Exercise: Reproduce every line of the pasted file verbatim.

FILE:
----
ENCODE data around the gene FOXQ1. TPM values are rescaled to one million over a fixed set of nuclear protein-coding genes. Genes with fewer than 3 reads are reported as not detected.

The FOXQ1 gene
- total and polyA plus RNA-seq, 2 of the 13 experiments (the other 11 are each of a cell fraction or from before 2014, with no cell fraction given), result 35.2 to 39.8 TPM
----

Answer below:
ENCODE data around the gene FOXQ1. TPM values are rescaled to one million over a fixed set of nuclear protein-coding genes. Genes with fewer than 3 reads are reported as not detected.

The FOXQ1 gene
- total and polyA plus RNA-seq, 2 of the 13 experiments (the other 11 are each of a cell fraction or from before 2014, with no cell fraction given), result 35.2 to 39.8 TPM